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Covid-19 and plastic pollution: one crisis on top of another

While the COVID-19 pandemic continues to devastate countries like the United States and Brazil, scientists around the world are reinforcing the importance of wearing face masks to prevent the transmission of the virus. 

The increasing use of personal protective equipment (PPE) such as face masks means that we are also witnessing a massive increase of disposable waste—much of it made from plastic. 

Every challenge is a moment to learn. I’ve realized there are two important lessons for us here: (1) wear a mask to protect people; and (2) choose a reusable mask whenever possible to protect people and the planet.

Wearing a face mask is not just about protecting yourself: it is also about protecting others.  As with many other cultures, caring for other people is a huge part of our values in my country Japan. 

Where I live, wearing a face mask is not a new thing—we actually have a long history of wearing face masks which dates back to the 1918 Flu Pandemic.

Influenza prevention campaign poster from the Japanese Ministry of Health, Labor, and Welfare

Every year when influenza or hay fever season arrives, many people in the country start wearing face masks. If you go to a crowded place, such as a morning train in Tokyo during commuting times, you will see lots of people wearing face masks. Now, because of COVID-19, even more people are wearing masks; so much so that it would feel weird for me to walk outside the streets without wearing one.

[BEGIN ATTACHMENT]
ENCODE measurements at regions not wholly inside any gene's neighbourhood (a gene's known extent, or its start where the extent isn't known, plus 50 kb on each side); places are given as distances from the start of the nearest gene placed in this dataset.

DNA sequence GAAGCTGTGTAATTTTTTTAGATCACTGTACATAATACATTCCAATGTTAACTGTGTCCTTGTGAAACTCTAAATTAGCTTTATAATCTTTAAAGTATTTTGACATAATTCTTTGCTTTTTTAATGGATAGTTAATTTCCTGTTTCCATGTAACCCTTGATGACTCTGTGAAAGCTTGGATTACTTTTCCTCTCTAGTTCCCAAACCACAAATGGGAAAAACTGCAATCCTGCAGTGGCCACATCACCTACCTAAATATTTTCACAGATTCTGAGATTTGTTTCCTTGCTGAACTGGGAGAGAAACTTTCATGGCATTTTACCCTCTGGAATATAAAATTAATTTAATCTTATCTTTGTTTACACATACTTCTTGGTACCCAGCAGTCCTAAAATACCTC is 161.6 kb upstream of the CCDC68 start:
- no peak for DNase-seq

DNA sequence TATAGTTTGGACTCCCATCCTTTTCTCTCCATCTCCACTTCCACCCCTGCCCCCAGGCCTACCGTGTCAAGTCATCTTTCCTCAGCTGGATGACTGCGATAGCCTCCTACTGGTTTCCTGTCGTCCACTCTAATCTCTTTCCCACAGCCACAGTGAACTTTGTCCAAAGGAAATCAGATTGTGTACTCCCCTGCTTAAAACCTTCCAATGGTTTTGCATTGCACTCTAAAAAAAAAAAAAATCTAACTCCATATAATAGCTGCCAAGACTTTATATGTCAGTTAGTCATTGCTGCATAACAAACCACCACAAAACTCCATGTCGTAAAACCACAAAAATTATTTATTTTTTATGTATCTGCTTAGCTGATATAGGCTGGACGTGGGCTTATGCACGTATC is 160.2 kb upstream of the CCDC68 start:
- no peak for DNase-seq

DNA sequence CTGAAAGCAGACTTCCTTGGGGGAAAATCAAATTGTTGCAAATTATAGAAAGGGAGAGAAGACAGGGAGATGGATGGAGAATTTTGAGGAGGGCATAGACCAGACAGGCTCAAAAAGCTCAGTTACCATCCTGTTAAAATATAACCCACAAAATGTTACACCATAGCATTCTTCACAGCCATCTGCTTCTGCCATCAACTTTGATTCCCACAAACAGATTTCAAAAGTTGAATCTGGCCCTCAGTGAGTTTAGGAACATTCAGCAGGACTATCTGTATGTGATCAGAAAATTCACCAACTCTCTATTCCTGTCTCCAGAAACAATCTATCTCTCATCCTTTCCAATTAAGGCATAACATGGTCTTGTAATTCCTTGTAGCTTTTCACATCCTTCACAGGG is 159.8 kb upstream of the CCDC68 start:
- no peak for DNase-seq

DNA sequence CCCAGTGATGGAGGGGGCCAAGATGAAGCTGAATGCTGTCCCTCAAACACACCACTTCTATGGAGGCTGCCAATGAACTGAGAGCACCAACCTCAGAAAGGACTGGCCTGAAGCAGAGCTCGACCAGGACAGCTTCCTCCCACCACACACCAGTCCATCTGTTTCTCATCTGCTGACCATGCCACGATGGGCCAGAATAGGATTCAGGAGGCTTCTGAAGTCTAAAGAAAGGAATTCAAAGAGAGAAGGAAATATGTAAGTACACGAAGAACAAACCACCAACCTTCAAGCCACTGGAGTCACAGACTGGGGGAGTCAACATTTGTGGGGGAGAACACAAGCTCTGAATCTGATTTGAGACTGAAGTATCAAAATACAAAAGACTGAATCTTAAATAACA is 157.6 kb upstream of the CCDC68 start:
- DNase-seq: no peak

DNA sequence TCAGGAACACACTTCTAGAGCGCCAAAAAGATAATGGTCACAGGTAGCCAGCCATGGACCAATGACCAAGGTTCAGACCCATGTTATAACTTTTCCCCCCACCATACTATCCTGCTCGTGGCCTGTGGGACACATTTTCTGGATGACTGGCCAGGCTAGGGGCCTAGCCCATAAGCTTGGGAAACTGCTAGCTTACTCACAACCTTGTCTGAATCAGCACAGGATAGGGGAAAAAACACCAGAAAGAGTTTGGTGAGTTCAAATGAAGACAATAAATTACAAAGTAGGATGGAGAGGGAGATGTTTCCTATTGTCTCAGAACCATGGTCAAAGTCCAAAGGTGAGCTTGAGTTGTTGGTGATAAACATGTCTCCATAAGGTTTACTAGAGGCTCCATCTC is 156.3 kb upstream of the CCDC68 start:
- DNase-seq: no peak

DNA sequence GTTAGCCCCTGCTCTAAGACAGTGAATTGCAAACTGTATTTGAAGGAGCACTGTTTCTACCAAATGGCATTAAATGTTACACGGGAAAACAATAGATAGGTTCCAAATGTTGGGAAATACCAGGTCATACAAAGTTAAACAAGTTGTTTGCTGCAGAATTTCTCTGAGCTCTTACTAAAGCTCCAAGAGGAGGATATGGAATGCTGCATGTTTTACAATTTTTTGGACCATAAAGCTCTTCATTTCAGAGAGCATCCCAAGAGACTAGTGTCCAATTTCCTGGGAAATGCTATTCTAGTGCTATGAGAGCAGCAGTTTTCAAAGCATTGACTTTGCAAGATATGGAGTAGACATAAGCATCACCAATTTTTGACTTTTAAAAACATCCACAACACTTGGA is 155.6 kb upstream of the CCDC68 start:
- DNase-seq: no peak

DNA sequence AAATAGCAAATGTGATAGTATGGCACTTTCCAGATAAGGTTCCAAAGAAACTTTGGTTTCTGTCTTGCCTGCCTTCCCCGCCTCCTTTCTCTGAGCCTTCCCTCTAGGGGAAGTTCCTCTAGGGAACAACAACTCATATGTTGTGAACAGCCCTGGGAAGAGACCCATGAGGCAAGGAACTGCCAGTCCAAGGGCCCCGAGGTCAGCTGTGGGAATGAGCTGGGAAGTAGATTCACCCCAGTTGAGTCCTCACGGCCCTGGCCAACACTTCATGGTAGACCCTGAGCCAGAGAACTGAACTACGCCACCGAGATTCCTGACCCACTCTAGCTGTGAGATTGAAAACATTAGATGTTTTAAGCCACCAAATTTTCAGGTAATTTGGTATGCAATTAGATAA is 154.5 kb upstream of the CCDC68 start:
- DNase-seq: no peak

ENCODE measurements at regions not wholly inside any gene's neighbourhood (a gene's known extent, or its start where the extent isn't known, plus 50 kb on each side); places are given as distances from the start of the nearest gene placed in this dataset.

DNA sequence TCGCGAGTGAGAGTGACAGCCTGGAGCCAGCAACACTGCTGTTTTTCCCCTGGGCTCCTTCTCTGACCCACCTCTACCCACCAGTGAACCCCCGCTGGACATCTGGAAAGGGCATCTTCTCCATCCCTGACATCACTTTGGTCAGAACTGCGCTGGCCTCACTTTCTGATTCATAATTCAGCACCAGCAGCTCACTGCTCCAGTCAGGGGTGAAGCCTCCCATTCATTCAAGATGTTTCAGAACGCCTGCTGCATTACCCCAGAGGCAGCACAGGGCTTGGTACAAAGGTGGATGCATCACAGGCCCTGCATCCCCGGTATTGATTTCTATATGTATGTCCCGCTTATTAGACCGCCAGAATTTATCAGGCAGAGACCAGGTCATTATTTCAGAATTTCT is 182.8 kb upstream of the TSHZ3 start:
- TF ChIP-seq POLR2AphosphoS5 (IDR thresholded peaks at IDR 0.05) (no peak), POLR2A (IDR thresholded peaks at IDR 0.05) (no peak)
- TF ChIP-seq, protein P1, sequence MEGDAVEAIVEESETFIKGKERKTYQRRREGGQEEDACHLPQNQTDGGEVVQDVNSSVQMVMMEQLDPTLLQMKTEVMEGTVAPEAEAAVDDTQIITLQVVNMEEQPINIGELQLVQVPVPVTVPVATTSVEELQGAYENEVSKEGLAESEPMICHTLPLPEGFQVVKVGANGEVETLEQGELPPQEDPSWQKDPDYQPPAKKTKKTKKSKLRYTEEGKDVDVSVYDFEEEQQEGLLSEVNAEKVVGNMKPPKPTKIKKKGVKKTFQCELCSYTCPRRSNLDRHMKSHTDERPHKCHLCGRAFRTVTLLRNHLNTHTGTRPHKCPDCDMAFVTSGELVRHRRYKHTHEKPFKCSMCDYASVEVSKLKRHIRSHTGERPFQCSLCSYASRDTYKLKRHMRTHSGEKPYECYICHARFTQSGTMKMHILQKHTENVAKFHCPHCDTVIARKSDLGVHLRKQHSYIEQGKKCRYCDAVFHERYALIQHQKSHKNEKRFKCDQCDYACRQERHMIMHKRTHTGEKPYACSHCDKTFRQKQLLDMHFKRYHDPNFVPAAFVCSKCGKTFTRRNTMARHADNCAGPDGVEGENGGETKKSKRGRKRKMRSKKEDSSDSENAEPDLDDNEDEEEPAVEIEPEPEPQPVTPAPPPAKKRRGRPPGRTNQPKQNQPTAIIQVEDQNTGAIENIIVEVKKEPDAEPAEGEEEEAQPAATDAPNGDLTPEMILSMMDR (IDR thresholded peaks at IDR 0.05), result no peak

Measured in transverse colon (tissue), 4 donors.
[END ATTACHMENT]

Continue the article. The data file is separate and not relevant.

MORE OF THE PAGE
If the pandemic is sending a message to all of us, it may be that we should redevelop our culture based on our common humanity. For me, using a reusable face mask is an act of altruism which leads to protecting our society and environment. Reusable masks may not be the only solution to prevent infection but as health experts say, it helps not to spread infection if you wear one.

Greenpeace team put “#trashless” eco-bags on Japanese symbolic statues to raise awareness on plastic-free lives among citizens, marine pollution getting serious by disposable plastic waste. Bunkyo, Tokyo Japan. © Masaya Noda / Greenpeace

Listen to science, not industry lobbyists

We are currently being tested by one of the most important moments in history. We really need to reach beyond borders and work together to make decisions that protect both our health and our environment. 

The increase of PPE is adding another level to an already severe global waste issue and we must listen to health experts and act accordingly. Unless you are in the front lines; such as a health or essential worker, experts state that you can avoid a disposable mask and use a reusable one instead.  Wearing a reusable mask, which can be made at home, may sound like a small thing compared to the big picture, but it is actually a very critical and positive action you can take for yourself, for others, and for the environment. 

If billions of people around the world choose disposable masks day after day to deal with this crisis, we’re going to find ourselves in another one. Look around, we’re already in way over our heads with disposable plastic.

Let’s protect people and the planet during this global pandemic by choosing a reusable mask whenever possible. We will get through this together.

Hiroaki Odachi is the Plastic Campaign Project Leader at Greenpeace Japan